Reviews /

Tourmaline

Authored by Davide Cali
Illustrated by Fatinha Ramos
Published by Tate Publishing

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Originally published in Dutch in 2020, this English translation of Tourmaline was published by Tate Publishing in 2023. The fact that Tourmaline is published by Tate is significant, with the strikingly rich illustrations of Fatinha Ramos echoing papercut and collage techniques, creating an undulating landscape and stylised characters from blocks of textured colour. And colour is at the core of the story of Tourmaline, both literally and metaphorically, with each character being named after a colourful precious material: Ruby (red), Carnelian (reddish brown), Gold,  Emerald (green), Lazurite (blue), Amethyst  (purple), Topaz (commonly blue or orange), Crystal, Silver, Onyx (commonly black and white) and Tourmaline (a crystal which has a variety of colours). Princess Tourmaline awaits rescue from a tower, and a series of knights sets out to rescue her, the final one, the Onyx Knight, succeeding in their quest. There is a lot of coding going on here and, given the emphasis on colour in the naming of the knights, it would be interesting to know what lies behind the decision to represent only some of the knights with their associated colour – the Lazurite Knight, for instance, is red, while his horse is the blue of the mineral.

As the series of knights tries to reach the princess, all but the Onyx Knight prove too inept or vain to make it to the tower. They are defeated by a range of obstacles such as getting tangled in vines, riding in the wrong direction, getting lost in a field of wheat, or being afraid to get their cloak dirty. The story is conveyed on double page spreads, with one or two sentences for each knight’s attempt to reach the tower. The Onyx Knight succeeds because they didn’t get tangled in vines, didn’t ride in the wrong direction, didn’t get lost in a field of wheat, and weren’t afraid to get their cloak dirty. The Onyx knight is the only knight to be shown without their helm, and because of this we can see that she is a woman, and a woman of colour. Princess Tourmaline is shown as having light skin and so on the final page, as they kiss, the story ends with a relationship that is both interracial and same-sex.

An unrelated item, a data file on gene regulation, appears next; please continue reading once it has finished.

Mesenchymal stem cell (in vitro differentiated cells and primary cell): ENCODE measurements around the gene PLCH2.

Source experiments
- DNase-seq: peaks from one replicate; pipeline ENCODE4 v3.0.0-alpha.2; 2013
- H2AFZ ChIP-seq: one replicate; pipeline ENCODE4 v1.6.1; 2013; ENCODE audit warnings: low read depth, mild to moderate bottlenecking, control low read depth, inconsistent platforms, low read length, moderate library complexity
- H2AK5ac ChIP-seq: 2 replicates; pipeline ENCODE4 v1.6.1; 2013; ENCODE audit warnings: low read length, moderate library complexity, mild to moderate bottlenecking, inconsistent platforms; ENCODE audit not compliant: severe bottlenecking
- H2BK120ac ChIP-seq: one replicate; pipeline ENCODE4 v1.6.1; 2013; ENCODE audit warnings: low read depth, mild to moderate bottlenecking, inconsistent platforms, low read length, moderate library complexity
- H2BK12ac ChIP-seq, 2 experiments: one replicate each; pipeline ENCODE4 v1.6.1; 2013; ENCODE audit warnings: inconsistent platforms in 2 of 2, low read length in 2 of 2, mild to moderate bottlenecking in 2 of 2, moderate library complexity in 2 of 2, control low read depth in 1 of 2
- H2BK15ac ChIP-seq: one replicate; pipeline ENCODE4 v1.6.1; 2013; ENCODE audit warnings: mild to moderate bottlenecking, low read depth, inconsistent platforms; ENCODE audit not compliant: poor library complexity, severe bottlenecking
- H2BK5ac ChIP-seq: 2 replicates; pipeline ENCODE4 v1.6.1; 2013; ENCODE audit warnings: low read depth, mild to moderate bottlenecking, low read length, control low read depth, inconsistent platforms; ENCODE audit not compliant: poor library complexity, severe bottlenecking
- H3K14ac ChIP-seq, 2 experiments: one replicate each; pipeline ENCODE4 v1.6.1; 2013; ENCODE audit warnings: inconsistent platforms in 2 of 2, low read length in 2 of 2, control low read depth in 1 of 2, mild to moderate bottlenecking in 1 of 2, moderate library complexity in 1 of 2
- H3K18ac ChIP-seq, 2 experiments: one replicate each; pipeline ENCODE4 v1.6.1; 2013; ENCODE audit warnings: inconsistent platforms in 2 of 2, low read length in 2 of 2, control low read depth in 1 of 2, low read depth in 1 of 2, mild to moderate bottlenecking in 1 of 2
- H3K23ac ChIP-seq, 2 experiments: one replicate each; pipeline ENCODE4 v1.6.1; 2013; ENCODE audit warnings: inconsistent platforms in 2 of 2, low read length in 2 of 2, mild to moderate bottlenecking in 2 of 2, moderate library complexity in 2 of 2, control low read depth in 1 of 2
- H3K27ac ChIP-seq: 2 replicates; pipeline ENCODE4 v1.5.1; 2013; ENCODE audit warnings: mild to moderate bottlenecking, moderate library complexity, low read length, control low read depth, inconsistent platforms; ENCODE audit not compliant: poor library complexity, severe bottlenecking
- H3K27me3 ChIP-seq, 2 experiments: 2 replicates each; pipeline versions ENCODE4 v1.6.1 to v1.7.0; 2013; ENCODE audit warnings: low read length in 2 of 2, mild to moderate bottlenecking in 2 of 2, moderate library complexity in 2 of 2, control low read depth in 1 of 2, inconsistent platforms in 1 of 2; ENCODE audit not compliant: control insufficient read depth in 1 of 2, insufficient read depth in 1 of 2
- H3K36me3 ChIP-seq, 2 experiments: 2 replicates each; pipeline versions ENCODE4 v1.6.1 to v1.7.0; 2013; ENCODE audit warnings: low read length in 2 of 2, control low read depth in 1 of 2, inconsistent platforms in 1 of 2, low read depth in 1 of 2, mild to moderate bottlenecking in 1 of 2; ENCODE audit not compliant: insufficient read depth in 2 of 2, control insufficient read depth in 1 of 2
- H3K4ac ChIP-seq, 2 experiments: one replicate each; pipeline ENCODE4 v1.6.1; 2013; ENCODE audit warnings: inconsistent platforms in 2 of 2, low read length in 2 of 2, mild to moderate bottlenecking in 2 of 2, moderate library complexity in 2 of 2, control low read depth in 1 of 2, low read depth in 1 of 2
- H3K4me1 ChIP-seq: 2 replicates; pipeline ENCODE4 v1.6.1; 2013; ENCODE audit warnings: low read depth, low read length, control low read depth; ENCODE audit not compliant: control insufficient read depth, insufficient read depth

As a gay man, and one with a professional interest in fairy and folk tale, I was excited to receive the package from the publishers and read ‘A Queer Fairytale’ on the front cover. It was with a real sense of disappointment that I decided that I needed to get a gay woman’s perspective before passing judgement in a review of Tourmaline in case I was seeing the story with too biased a male gaze. In fact, the book was passed between two gay women (one of whom is a primary headteacher) and a woman class teacher who has experience of using queer folk and fairy tales in her classroom. Their conclusions were the same as mine: it is unclear why a story which is, to quote the blurb, a ‘fairy tale that flips gender norms on their head’ needs to infantilise and belittle the male in order to make a point about the strength of a female knight and the possibility of love between women. As an example of what I perceive as negative gendering, we are told that ‘The Topaz Knight was crying because a crow had stolen his lollipop’.

The author could argue that not all of the failing knights are male, as the gender of the Gold, Emerald, Amethyst and Crystal Knights is not specified through pronouns. However, the denouement of the story, when the female knight kisses the princess, depends on the surprise generated by gender expectations, and the signs within the text and illustrations are surely meant to lead us to the conclusion that all of the knights who fail to rescue the princess are male.

I wanted to love this book (and the illustrations are certainly beautiful), and I wanted to be able to recommend its use to make visible and celebrate same-sex relationships. However, I am left recommending its use only as a class reader (in upper Key Stage 2) as long as the intention is to critique the gender roles within the story, perhaps placing it against common fairy tale representations of passive women in the past, but also questioning the way that maleness is portrayed in the book.

Shortlisted for the English 4-11 Picture Book Awards 2024 Fiction 7-11 Category